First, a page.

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After reading the recent thread about our lead encapsulated keel....@Copyright 2020 ....


......and also dealing with the decisions and costs of rebuilding versus replacing the old 4108, I got to thinking about something which we all probably have pondered..or so I would assume. So in the very worst case scenario, when does it become way beyond reason to either purchase an older boat in need of lots of work, if one had to do the ultimate no-no of selling one of our Morgans for scrap...yikes! Run, do not walk! Dont get the wrong idea here, I am just...speculating. A single piece of lead surrounded and bonded resin and marble dust and then glassed. Hmmm. 6000 pounds of lead. Scrap price at $1.20 per pound (minus the costs of extracting, removing and hauling it--assuming it is not on the bottom...uggh). All the steel and the iron might collect a few hundred more as I learned that the old Perkins might fetch seven cents a pound for scrap...and when I rerigged my boat I sold all the old shrouds and stays for about $15.00...but then you could remove and part out the hardware, winches etc, maybe the sails))???, and then the spars with scrap aluminum at maybe $.80 per pound. I guess the mast, spreaders and boom might be 150 pounds??? Well, this is just an exercise in mental futility I suppose, but according to my careful calculations I have reached the inescapable conclusion that any boat is a lost cause financially! I do not mean that in an economic or cost-benefit sense, but only in terms of dollars spent her versus dollars invested there, i.e. the opportunity cost.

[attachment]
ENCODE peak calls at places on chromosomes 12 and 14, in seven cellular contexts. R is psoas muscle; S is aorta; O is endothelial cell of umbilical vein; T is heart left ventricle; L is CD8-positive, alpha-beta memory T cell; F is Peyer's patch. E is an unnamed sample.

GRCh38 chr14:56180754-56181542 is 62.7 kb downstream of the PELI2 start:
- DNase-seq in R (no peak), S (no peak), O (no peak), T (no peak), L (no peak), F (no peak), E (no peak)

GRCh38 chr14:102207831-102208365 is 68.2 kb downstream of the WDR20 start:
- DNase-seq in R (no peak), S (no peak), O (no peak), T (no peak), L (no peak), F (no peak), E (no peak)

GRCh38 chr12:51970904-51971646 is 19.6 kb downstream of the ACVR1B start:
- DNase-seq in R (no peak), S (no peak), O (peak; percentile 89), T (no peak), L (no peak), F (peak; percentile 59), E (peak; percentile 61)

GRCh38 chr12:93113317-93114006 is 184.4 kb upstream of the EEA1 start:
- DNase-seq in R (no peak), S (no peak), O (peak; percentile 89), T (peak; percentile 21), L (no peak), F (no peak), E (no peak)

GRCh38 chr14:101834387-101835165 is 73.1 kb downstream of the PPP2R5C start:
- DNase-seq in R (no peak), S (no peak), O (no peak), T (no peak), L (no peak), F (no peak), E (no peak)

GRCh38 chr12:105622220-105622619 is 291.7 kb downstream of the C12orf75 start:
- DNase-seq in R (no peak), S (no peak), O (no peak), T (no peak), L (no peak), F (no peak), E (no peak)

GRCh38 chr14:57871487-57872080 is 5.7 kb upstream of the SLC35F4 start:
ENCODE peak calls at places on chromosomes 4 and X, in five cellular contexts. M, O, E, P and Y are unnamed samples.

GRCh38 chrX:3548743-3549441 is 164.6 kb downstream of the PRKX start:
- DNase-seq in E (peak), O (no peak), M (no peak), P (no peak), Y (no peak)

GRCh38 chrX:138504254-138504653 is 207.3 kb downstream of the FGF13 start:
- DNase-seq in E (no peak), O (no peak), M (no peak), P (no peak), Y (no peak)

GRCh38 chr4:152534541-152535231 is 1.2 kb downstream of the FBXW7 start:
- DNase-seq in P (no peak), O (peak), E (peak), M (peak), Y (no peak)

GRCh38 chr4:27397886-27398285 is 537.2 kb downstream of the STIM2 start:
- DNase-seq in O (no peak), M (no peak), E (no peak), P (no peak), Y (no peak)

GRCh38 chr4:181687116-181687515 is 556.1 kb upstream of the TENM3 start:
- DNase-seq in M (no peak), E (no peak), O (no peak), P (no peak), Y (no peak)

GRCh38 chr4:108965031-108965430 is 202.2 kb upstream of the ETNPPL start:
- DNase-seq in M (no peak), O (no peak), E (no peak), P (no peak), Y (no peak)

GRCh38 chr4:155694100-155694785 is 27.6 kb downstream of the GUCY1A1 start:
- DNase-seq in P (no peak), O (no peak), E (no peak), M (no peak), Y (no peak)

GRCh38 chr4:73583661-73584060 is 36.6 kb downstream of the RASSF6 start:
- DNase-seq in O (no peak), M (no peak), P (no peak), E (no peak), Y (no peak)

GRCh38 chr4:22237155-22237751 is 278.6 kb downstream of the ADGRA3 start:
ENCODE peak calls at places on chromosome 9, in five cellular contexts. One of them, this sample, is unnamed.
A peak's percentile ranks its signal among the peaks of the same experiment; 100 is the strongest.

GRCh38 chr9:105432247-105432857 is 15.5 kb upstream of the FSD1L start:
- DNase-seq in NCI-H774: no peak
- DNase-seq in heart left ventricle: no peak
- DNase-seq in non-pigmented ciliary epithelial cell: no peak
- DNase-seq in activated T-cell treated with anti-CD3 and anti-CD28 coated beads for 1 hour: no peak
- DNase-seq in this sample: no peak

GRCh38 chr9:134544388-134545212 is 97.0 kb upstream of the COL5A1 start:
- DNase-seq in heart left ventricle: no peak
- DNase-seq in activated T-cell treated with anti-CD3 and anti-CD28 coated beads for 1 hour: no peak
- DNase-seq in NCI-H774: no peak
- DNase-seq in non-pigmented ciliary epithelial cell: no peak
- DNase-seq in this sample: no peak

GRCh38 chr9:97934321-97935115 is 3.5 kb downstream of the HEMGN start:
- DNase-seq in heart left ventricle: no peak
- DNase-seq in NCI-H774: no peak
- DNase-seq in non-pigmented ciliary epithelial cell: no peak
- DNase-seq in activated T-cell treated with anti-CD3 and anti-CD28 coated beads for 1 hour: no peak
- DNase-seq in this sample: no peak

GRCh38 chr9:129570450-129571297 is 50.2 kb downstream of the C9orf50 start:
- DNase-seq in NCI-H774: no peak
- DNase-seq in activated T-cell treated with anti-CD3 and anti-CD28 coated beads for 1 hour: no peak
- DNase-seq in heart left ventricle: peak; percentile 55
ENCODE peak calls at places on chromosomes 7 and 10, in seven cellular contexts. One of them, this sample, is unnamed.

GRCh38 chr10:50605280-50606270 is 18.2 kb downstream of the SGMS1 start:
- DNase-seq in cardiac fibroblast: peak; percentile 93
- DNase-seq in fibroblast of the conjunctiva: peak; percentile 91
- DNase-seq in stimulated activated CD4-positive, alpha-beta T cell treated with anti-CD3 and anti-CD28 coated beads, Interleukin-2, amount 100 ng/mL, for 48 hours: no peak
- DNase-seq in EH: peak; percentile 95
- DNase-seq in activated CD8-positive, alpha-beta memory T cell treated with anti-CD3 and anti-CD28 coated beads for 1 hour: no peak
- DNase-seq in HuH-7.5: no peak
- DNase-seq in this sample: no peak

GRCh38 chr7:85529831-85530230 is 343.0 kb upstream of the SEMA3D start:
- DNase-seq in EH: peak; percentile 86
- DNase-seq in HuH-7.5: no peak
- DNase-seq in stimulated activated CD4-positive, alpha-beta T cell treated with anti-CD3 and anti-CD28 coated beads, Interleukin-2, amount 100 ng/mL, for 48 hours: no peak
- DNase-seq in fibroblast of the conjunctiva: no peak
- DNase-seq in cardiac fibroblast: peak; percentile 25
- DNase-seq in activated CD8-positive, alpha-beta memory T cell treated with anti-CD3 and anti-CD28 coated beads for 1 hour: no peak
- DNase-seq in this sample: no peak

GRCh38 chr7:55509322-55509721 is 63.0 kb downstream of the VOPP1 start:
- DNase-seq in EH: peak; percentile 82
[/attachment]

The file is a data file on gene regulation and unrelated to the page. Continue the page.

It seems that the most a M38 might fetch is around $40k--would that be fair to say in general terms? So if adding windlass, autopilot, air conditioning, new propane and oven etc etc etc is desirable, it will not likely raise the value of the boat otherwise in good condition by more than...a dollars on a good day? So the very old and hackneyed adage about throwing money in a hole in the water is clearly a maxim. However, such additions may increase one's desire to sail and to sail more comfortably.

The best we can do is sail and enjoy, rinse, lather and repeat and not fret too much one way or the other about the costs but be happy that we can spend our bucks on these things, It's what I call a first world problem. All boats, especially wooden boats, return to compost, and fiberglass boats do the same although much slower. Many of these are doing this before our eyes as they have been blocked up on land for year after year after year..... As for we the sailors, it's a similar proposition. So best so spend the money where it helps to enjoy the sailing and not wait to get blocked up on land. I am speaking of the boat only of course...yes? And by the way, sunny, 70 degrees and light southerlies yesterday off Annapolis on November 7 was wonderful! So today I am going to tend my garden, with apologies to Voltaire, which by the way, I think Candide would make a good name for boat. (One could have fun with that name volts and air!) Thank you for allowing me to pontificate.